Just Published: Theme Park Insider: 2016 Year in Review
Written by Russell Meyer
Published: July 20, 2005 at 7:57 PM
Apple-owned iTunes and Radio Disney have announced a deal that will allow songs on the nationwide radio network to be purchased through iTunes. The deal also allows iTunes to stream Radio Disney through the iTunes website, and gives parents a great online destination for children’s music. Not only that, but Apple is currently negotiating with Disney and it’s television subsidiaries ABC and ESPN for the rights to digital videos. Apple is also working on deals with other movie and television companies to pave the way for the Apple “vPod”. The digital video player is the next step for Apple’s immensely popular iPod, and could revolutionize the way people watch TV and home movies. The product is still under tight wraps, but could be ready for release at the end of this year or early next year with downloads of digital video starting at $1.99. With Apple and Disney doing so much negotiating with music and video, could Pixar be part of the negotiations? While there are no reports suggesting such dealings, the recent talks between Apple and Disney could easily become relevant to the Pixar situation. As Apple is trying to solidify itself as a provider of digital media, Disney could be trying to use Pixar as a bargaining chip in any deal struck with Apple.
St. Petersburg Times 7/20/05
It seems that theme parks are doing whatever they can to error on the side of caution these days. Around the country, there have been incidents of guests with potential pre-existing conditions dying on attractions. However, Busch Gardens Tampa has managed to create a bit of negative publicity by trying to avoid such an incident. An 8-year old girl, who competes in swimming events in the National Junior Disability Championships, was denied access to three water rides. Jessica Rogers suffers from lumbosacral agenesis, a condition that stunted the growth of her legs, which were amputated. Unfortunately Jessica had left her prosthetic legs at home, and ride attendants did not want to risk strapping a person into attractions that have a primary harness that secures the lower portion of the body. This situation poses a very interesting question: Should theme parks do whatever is possible to make attraction accessible to everyone, and risk an incident caused by a guest’s pre-existing condition, or should they create negative publicity by turning away guests because they don’t want to take a chance?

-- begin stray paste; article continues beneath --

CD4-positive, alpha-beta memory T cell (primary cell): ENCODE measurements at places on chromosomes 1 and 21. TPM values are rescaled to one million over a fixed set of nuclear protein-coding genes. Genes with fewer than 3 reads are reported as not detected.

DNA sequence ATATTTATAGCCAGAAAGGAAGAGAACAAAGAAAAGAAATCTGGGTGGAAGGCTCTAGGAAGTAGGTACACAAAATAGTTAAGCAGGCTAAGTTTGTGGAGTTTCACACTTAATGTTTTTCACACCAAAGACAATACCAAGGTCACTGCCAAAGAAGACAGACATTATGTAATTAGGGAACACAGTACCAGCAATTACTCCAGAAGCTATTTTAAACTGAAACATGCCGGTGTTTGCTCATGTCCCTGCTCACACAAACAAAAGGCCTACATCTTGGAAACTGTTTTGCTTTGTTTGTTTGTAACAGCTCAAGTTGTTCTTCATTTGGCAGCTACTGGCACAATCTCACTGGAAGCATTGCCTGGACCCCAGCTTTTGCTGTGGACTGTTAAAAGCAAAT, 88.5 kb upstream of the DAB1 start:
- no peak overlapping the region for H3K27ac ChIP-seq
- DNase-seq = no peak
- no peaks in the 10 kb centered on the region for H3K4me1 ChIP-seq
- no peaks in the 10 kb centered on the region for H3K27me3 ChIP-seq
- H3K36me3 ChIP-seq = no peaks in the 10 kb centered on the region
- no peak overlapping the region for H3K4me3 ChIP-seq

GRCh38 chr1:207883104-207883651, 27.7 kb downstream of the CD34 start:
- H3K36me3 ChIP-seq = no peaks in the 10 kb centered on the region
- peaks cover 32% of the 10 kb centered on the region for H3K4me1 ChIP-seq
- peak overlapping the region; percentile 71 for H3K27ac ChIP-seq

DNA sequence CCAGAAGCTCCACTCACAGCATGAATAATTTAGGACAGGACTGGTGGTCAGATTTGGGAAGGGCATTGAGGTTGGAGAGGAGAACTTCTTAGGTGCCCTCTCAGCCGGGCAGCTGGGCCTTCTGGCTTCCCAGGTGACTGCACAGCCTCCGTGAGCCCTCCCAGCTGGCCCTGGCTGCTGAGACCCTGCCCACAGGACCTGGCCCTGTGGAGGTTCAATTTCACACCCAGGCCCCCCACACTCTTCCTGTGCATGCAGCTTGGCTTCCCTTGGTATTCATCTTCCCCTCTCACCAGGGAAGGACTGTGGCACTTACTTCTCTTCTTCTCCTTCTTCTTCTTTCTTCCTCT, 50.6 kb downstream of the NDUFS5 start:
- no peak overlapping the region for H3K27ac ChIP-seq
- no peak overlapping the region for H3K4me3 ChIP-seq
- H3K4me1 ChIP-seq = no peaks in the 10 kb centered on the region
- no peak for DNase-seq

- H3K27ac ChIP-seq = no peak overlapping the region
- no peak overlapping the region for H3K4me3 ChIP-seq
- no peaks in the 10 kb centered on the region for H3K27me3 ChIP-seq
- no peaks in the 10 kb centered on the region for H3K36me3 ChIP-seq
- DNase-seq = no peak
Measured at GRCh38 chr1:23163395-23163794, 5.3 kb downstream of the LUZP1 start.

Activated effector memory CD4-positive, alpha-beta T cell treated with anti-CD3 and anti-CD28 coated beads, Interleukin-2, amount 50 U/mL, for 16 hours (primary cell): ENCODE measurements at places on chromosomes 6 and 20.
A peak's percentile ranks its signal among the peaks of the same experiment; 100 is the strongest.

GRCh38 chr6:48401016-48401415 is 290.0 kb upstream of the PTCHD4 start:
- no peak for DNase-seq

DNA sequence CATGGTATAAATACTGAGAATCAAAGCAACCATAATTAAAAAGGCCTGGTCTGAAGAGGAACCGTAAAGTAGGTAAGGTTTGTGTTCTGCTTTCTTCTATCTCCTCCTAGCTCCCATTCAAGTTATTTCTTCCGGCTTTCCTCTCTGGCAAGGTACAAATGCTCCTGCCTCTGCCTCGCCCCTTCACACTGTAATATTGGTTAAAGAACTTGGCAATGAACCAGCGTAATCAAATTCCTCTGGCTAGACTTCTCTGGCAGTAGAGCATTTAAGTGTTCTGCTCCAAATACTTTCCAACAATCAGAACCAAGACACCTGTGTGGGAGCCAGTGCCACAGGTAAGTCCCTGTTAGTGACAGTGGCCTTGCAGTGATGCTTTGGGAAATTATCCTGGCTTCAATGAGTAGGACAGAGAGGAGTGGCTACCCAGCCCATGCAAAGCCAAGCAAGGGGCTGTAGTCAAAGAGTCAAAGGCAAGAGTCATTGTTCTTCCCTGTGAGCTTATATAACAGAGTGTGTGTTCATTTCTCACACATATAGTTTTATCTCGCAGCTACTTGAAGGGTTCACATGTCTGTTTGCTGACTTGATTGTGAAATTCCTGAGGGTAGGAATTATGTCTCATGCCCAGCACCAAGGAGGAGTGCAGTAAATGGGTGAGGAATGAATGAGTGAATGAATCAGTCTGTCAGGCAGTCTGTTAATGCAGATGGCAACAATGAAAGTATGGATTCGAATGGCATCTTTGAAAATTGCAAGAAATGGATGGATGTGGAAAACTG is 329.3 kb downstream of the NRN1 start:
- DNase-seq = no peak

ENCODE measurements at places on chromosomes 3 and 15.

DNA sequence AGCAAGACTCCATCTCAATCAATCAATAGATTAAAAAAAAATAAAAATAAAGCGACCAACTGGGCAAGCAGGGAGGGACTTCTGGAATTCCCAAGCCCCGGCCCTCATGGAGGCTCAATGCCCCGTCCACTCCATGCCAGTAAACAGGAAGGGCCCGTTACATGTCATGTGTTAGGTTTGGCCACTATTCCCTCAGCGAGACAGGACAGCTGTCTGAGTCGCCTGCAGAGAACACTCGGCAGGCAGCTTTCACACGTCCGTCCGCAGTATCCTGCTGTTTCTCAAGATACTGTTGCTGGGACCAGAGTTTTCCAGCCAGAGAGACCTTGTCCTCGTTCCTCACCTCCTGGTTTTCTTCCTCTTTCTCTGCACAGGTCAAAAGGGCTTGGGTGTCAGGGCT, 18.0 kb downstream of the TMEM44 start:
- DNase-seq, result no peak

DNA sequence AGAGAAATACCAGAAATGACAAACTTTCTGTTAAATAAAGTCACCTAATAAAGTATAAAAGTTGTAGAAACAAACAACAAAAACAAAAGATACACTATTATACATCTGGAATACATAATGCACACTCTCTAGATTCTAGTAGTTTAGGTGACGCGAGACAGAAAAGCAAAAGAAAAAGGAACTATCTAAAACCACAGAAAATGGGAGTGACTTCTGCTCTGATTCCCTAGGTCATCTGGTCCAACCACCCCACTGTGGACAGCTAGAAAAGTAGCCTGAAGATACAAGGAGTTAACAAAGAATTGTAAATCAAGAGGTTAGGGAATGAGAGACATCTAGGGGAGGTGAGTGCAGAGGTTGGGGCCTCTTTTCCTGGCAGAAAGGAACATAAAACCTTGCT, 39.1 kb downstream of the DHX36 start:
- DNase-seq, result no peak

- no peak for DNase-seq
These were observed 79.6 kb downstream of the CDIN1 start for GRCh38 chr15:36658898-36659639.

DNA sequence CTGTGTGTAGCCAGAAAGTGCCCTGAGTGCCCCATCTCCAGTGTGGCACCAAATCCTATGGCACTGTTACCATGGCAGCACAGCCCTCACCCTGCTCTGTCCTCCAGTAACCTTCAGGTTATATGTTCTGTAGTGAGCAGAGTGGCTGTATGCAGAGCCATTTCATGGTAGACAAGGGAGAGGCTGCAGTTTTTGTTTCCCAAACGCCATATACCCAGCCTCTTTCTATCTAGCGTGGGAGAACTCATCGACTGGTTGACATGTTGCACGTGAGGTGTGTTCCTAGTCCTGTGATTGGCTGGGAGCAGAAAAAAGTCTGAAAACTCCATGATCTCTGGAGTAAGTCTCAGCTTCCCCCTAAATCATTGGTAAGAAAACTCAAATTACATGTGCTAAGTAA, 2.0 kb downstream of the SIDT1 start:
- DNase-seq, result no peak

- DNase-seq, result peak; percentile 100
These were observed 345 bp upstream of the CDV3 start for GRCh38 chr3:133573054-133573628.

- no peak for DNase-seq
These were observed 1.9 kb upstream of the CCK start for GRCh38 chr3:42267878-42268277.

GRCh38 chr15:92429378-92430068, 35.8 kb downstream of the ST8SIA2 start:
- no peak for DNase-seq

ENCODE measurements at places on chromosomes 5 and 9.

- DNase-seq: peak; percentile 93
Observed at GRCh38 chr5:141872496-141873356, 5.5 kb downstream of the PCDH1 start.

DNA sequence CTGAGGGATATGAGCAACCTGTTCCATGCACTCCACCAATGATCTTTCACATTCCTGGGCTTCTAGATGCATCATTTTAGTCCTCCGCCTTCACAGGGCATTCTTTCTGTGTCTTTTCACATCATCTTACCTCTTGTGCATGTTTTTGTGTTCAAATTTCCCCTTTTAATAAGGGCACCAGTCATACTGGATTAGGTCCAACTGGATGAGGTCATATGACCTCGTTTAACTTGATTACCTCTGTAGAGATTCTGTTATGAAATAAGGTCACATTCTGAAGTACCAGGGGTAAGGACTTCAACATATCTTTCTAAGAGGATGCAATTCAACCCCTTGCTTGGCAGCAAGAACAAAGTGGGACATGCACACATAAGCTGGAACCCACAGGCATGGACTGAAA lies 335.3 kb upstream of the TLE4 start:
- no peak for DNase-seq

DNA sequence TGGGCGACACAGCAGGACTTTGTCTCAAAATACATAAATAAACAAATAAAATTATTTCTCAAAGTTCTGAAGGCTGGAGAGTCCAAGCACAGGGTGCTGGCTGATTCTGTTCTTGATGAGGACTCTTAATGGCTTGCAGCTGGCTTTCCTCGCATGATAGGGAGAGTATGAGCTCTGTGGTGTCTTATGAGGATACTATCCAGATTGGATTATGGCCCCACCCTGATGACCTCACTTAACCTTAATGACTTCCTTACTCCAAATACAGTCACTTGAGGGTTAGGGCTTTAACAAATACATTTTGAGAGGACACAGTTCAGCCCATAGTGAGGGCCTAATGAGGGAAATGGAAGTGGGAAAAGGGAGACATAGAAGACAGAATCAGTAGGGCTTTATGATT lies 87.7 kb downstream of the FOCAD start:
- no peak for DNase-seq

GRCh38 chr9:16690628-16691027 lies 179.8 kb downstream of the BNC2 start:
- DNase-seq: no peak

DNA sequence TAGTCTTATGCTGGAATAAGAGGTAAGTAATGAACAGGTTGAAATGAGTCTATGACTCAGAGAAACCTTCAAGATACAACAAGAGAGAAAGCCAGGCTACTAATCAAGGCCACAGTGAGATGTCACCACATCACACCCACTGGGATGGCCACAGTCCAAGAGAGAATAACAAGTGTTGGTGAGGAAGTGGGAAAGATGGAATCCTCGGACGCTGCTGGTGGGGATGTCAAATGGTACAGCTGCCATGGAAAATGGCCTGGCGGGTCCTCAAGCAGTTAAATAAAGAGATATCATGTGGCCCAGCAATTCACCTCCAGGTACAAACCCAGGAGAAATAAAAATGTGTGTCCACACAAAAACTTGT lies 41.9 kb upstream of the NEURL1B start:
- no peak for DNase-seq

In a litigious society like the United States, it’s difficult to blame Busch Gardens for turning this little girl away. Who wants to take responsibility and bear the inevitable lawsuit if someone with no legs is ejected from an attraction? However, what theme park wants to prohibit children from riding, especially disabled children? Disney actually had a problem last year when a rider was ejected from the Mad Hatter’s Teacups, primarily because of a lack of strength in the lower body. The ADA requires that theme parks provide adequate access to rides and attractions for people with disabilities, but if disabled people cannot be secured by an attraction’s restraints, those people have to be denied access. It may break the hearts of little kids and anger their parents, but if we want to have theme parks to go to 30 years from now, parks cannot risk any major lawsuits or endure negative publicity centered around safety.
Atlanta Journal Constitution
An interesting commentary by former congressman Bob Barr discusses the consequences of biometric scans. Disney and Busch have begun to use hand scans for passholders -Busch for annual passes, Disney for all ticket holders. The system is rather convenient. You place your hand on a scanner, and hand the attendant your pass, and your identity is verified. No need for a picture, no need for an I.D., just give the park your hand geometry, and you’re in. The question here is, are the use of biometric scans for identification purposes an invasion of privacy? Your handprints and fingerprints are unique to you, and by turning them over to a theme park database, you in a way are giving them a piece of you. I personally don’t think these hand scans are an invasion of your privacy, even though many laws state that fingerprinting for non-criminal purposes is an invasion. In fact, I’d be interested in seeing them used for legal identification, so that identity theft, one of the most rapidly growing forms of crime in this country, can be quelled. However, by allowing these types of scans, we are opening ourselves up to even more invasive scans. A line needs to be drawn quickly before we’re giving a drop of blood or a hair for DNA identification. There has even been discussion of “tagging” criminals with sub-dermal computer chips that can allow police to identify criminals with a simple scanner, rather Orwellian I'd say. While I don’t think a theme park would ever go as far as imbedded chips or DNA identification, a standard for personal identification needs to be established in this country that is reliable, yet not an invasion of a person’s privacy.
Walt Disney World
Tokyo Disney Resort